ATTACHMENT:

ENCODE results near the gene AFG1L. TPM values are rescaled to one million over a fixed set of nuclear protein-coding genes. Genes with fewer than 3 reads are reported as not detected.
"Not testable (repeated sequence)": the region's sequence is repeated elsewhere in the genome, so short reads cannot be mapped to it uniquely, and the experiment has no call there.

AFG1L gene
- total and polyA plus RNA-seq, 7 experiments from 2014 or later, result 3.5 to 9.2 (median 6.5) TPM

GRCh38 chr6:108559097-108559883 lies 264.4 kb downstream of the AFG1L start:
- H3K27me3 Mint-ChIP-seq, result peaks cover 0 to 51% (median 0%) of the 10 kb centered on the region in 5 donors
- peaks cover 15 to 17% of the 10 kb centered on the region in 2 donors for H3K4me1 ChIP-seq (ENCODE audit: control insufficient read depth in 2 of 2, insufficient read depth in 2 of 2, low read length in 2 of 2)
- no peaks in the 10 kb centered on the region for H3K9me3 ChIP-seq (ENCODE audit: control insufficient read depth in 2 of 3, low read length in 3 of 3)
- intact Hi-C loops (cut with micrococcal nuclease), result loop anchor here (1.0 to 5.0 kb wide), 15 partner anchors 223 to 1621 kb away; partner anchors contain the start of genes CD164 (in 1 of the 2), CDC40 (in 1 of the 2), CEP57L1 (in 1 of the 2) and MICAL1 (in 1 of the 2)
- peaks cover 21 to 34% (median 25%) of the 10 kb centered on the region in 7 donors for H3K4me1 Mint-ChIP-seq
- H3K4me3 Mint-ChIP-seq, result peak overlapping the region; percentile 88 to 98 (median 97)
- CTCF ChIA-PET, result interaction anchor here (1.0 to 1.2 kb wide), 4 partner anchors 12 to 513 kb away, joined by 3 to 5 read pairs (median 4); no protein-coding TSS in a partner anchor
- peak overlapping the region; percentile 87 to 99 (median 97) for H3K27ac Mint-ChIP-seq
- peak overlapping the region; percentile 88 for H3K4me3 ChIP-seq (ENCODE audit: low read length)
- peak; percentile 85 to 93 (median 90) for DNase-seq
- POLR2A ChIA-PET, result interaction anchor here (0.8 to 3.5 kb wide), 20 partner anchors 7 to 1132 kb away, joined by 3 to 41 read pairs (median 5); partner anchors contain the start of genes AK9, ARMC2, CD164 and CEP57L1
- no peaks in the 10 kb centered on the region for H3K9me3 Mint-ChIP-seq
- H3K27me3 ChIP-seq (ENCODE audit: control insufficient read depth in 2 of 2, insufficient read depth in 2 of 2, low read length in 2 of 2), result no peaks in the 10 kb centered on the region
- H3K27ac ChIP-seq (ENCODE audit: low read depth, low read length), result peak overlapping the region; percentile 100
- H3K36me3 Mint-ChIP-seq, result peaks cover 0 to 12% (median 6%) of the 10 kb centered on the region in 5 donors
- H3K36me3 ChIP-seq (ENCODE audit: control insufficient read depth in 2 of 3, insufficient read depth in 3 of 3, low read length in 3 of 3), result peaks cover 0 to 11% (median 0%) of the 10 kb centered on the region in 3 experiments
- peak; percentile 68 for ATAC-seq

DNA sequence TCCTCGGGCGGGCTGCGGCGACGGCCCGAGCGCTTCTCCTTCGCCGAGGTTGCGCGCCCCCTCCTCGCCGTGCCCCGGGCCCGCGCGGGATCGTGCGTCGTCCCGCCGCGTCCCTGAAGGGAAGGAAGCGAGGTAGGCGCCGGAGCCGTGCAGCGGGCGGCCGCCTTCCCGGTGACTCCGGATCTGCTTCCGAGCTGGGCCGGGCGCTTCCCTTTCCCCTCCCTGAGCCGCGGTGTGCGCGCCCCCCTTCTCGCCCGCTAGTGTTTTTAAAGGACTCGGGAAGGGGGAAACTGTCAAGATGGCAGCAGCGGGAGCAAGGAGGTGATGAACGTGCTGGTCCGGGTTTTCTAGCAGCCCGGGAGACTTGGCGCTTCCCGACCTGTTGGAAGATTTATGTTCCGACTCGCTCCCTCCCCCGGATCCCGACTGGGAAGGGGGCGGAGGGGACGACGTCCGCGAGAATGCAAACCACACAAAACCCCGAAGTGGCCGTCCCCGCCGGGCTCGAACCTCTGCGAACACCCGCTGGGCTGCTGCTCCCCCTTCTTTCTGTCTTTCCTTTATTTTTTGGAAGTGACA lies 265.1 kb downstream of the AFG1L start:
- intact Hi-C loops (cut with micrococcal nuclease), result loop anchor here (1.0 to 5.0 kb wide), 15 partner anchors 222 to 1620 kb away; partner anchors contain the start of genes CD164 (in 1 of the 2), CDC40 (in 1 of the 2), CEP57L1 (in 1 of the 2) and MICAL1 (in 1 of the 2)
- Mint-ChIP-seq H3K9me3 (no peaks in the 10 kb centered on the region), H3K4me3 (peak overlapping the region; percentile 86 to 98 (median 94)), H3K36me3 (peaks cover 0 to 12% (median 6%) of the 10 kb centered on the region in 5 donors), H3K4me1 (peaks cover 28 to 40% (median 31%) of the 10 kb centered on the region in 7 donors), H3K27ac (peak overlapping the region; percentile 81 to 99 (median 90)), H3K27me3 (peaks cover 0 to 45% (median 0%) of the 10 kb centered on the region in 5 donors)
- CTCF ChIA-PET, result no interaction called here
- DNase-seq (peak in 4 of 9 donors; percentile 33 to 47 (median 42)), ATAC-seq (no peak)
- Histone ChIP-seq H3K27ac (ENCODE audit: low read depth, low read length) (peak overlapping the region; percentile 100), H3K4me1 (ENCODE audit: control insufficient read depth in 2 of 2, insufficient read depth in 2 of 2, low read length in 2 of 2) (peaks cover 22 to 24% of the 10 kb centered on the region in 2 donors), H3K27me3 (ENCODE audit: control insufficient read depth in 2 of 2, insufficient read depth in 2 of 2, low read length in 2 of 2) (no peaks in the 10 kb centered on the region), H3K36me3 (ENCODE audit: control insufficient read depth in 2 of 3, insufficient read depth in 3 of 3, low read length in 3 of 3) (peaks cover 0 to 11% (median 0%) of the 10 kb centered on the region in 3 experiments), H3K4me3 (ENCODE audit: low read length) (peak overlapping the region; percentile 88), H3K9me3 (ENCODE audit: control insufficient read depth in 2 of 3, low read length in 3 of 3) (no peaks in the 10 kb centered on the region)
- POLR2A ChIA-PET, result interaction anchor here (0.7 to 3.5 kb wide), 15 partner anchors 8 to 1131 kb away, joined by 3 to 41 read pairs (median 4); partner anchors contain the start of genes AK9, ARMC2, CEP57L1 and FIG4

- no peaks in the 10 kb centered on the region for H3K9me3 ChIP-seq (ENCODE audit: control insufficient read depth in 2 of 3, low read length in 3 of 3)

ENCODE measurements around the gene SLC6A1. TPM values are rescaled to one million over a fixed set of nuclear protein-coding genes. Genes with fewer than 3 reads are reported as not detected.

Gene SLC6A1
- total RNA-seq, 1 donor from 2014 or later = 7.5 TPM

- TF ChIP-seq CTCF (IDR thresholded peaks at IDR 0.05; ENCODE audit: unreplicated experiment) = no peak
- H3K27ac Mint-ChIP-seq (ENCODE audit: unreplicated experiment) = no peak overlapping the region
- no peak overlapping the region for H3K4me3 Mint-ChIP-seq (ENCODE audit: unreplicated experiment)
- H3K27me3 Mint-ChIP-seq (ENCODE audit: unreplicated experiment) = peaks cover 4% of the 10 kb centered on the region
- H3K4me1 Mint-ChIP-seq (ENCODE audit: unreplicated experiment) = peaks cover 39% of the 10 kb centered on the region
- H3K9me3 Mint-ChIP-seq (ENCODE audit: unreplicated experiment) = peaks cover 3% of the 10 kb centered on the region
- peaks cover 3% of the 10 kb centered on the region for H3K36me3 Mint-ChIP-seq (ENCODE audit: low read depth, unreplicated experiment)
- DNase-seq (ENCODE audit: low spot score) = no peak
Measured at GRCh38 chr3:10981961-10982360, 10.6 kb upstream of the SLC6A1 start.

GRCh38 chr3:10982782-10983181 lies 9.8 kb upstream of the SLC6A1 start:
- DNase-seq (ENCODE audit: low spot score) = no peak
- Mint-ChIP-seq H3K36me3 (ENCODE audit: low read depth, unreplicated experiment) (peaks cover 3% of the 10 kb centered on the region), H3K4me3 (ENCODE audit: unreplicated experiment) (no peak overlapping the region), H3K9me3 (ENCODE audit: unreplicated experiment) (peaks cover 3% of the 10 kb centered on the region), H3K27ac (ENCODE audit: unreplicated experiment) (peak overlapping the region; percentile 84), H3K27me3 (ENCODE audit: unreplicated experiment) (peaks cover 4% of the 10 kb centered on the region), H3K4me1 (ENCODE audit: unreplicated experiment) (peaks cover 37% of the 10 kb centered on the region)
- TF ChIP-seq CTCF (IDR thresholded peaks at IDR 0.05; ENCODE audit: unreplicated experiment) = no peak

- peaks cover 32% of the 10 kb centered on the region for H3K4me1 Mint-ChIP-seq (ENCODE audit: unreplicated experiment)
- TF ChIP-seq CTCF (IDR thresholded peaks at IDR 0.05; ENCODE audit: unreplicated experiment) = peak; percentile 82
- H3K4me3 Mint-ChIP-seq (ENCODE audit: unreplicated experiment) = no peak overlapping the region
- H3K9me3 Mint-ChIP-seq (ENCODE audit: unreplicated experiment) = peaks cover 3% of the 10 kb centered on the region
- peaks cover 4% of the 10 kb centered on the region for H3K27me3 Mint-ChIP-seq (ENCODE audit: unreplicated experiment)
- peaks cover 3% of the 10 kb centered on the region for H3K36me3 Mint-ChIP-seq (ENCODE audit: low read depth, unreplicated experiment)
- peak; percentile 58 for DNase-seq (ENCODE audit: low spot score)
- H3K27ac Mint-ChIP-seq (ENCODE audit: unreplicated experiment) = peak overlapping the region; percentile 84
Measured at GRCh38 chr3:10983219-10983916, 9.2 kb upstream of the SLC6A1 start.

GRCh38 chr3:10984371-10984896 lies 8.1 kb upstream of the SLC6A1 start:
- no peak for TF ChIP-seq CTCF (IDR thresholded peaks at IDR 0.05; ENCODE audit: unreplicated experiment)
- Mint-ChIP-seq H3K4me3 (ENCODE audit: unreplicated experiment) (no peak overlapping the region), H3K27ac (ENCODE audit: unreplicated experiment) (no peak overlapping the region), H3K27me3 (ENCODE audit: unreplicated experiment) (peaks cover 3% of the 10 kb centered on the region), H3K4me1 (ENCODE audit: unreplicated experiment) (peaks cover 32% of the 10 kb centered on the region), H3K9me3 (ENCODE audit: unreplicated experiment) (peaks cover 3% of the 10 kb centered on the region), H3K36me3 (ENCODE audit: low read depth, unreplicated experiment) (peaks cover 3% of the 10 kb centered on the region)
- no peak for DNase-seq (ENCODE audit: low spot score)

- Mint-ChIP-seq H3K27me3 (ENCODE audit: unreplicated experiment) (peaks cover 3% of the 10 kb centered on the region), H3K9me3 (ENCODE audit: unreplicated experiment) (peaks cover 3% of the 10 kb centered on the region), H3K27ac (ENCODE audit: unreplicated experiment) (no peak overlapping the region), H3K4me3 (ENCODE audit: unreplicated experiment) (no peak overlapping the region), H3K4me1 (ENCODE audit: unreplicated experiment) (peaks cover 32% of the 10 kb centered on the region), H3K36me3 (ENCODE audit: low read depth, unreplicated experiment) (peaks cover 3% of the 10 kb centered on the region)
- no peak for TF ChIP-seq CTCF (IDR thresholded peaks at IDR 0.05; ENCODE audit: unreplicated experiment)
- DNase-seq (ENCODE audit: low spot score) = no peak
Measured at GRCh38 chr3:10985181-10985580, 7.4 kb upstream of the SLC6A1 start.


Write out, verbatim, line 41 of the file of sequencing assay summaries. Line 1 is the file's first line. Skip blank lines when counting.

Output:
- DNase-seq (ENCODE audit: low spot score) = no peak